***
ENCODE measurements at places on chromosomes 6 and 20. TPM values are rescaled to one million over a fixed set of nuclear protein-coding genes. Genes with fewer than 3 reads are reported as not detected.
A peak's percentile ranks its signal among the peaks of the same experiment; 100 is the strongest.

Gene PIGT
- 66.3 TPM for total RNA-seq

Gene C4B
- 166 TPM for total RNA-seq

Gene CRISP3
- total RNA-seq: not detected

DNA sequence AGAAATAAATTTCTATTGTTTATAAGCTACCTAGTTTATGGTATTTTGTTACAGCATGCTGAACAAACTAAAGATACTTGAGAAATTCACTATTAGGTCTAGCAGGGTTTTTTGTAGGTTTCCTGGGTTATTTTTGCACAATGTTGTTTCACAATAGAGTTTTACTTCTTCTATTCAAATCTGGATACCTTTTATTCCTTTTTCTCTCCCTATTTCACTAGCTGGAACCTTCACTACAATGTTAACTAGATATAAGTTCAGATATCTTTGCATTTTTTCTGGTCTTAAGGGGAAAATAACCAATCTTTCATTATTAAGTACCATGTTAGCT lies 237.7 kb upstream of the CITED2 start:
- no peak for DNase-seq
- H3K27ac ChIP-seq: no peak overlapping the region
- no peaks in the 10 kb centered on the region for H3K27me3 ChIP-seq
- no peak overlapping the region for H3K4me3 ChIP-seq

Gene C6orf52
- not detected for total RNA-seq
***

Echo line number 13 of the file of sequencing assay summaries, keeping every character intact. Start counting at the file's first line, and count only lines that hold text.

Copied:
- no peak overlapping the region for H3K4me3 ChIP-seq